By Susan Hawthorne

From the poem  'Things a Lesbian Should Know'

that the lesbian is as old as humanity –and maybe older
how to conjugate the verb to love in any tongue

(The Sacking of the Muses, 2019 p. 69)

Violence against lesbians is a core tenet of patriarchal societies. How do I know this? Forty-four years of living as an out lesbian. I have had eggs thrown at me. I have been called names. I have been denied progress in academic settings. I have experienced exclusion, even when I am the most qualified person to speak on a subject. I have had to make my own life with little support from the outside. The main people to have supported me are lesbians. As Gill Hanscombe writes in her book Sybil: The Glide of Her Tongue

No one is proud of dykes (not families not friends not workmates not bosses not teachers not mentors not universities not literature societies not any nation not any ruler not any benefactor not any priest not any healer not any advocate). Only other dykes are proud of dykes. People say live and let live but why should we? (1992, p. 7)

But there is worse violence that what I have experienced. Far worse.

•           Lesbians are raped. In South Africa this is called Corrective Rape <>

•           Lesbians have been tortured <> and torturers have said things like 'This will make you a real woman'. '

•           Parents have commissioned the rape of their daughters so they become pregnant.

•           Lesbian activists have been denied political support (An unnamed lesbian refugee from Iran says of her experience: ‘In Kashan they tied me to a car and pulled me across the ground. What should I say, who should I say it to? … Why doesn’t anyone listen to us? Where is this “human rights”?)  .

•           Lesbian activists have been murdered. FannyAnn Eddy, lesbian activist in Sierra Leone, was murdered in September 2004. <>

•           Lesbians have been incarcerated in mental asylums and called mad <>

•           Lesbians have been incarcerated in prisons and called criminals <>

•           Lesbians who are arrested for their activism are raped by fellow prisoners <>.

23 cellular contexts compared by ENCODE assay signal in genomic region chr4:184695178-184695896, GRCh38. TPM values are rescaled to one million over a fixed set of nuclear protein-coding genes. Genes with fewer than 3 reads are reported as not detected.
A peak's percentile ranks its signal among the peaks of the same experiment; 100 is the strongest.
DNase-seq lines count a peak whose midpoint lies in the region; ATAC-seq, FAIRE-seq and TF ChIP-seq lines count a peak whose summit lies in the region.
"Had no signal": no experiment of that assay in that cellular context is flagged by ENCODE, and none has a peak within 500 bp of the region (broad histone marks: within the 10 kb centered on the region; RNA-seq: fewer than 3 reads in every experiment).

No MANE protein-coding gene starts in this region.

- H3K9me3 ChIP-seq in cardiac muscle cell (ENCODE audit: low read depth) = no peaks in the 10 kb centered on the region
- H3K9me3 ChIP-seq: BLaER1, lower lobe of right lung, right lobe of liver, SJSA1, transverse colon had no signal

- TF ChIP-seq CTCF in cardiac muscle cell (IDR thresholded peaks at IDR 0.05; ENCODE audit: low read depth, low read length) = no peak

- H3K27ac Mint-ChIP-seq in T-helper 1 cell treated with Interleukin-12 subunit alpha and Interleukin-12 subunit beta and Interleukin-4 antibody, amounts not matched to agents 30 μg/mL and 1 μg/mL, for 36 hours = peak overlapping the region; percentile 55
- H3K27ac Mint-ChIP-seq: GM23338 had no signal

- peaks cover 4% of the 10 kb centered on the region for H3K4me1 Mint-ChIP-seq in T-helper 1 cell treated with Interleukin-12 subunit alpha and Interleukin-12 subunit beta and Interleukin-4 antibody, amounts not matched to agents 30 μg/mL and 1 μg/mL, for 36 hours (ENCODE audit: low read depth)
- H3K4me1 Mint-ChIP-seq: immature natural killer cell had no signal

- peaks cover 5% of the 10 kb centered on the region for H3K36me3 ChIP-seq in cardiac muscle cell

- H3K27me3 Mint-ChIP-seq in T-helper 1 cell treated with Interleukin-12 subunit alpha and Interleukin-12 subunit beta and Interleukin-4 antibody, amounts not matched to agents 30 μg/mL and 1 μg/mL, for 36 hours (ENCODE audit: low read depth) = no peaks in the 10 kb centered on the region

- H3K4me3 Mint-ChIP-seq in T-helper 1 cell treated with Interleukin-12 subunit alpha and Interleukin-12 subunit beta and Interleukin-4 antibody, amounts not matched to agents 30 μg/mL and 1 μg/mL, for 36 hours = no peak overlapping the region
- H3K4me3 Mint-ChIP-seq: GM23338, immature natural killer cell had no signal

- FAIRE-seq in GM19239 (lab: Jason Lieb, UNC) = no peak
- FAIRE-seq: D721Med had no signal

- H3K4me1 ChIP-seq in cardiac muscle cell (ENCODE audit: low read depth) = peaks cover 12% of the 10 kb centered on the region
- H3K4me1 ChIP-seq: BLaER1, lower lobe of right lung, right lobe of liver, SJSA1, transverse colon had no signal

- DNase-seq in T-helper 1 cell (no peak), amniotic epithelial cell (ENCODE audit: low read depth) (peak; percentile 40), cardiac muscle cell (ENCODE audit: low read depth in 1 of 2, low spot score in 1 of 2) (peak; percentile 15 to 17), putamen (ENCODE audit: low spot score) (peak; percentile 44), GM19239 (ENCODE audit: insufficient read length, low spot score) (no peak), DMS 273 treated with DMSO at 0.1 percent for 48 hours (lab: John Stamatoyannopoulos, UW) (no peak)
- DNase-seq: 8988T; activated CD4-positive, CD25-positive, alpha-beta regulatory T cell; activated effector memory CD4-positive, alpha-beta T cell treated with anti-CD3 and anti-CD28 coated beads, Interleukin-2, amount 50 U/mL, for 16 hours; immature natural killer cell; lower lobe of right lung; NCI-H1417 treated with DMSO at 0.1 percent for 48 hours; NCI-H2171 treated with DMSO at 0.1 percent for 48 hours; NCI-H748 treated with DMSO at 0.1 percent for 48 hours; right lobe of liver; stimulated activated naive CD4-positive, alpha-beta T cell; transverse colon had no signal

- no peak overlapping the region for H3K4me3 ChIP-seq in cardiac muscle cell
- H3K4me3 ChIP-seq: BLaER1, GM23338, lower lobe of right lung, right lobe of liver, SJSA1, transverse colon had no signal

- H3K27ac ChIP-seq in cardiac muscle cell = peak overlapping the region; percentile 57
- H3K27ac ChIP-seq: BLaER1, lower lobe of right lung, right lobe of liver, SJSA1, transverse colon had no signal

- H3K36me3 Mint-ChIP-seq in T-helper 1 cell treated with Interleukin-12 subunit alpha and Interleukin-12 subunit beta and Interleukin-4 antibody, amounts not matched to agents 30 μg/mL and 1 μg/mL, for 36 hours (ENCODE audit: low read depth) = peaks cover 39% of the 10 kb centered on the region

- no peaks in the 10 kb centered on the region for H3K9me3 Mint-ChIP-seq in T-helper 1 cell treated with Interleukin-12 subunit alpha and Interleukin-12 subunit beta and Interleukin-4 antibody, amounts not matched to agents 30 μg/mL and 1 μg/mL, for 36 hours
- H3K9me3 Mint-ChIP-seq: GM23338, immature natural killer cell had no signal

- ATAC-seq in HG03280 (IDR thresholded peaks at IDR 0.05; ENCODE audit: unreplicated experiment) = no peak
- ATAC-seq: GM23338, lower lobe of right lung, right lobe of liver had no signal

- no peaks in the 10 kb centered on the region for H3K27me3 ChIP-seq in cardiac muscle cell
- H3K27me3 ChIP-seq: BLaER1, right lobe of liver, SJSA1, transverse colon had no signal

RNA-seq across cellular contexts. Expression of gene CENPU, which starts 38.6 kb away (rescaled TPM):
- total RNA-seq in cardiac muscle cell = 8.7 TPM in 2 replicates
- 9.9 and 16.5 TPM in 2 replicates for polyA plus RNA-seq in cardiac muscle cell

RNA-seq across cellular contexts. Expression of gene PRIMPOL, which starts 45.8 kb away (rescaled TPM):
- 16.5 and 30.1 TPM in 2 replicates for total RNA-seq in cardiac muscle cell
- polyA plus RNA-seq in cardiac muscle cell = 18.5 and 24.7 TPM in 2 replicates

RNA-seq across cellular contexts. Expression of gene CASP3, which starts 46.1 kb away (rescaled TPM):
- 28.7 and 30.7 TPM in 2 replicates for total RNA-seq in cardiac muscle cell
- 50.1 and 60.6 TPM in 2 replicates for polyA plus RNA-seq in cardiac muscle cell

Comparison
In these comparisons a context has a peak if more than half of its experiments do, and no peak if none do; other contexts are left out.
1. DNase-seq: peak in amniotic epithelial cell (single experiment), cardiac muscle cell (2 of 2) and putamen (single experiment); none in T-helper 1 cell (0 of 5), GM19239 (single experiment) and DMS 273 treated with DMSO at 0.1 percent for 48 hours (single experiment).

•           Lesbians have been denied refugee status; had to fight for not being returned to countries that have the death penalty.

•           Lesbians have been murdered by trans activists who call themselves women and thereby alter statistics about women who are violent. When I tried to re-find this article searching for "Two lesbians killed by trans", all that came up was murders of trans. This is the new erasure.

•           Lesbians have been ignored and erased in every way you can imagine.

•           Lesbians are regularly shamed and treated as outcasts. <>


I have been writing about these issues for a long time. I began in 1976 with my philosophy thesis In Defence of Separatism (published last month as a Spinifex Shorts book <>). You can read about why it took so long in the Preface.

I have written about the denial of lesbian culture (2003/4) and trying to create lesbian culture through organising lesbian and feminist events across writing, music, theatre, circus. And by becoming, along with Renate Klein, Australia's only radical feminist press, Spinifex. We have published books by and about lesbians from India, Japan, Turkey, Aotearoa/New Zealand, Palestine/Israel, Vietnam, England, Ireland, Canada, USA, Switzerland, and Australia —including Indigenous Australia.

Through my poetry I have tried to bring  out  lesbian histories from prehistory  and ancient societies including India  and  the Middle East (in The Butterfly Effect and Cow), from Greece and Rome (Lupa and Lamb) and more recently through translation and more re-writings — or perhaps re-slanting — of stories from several thousand years ago until now (The Sacking of the Muses).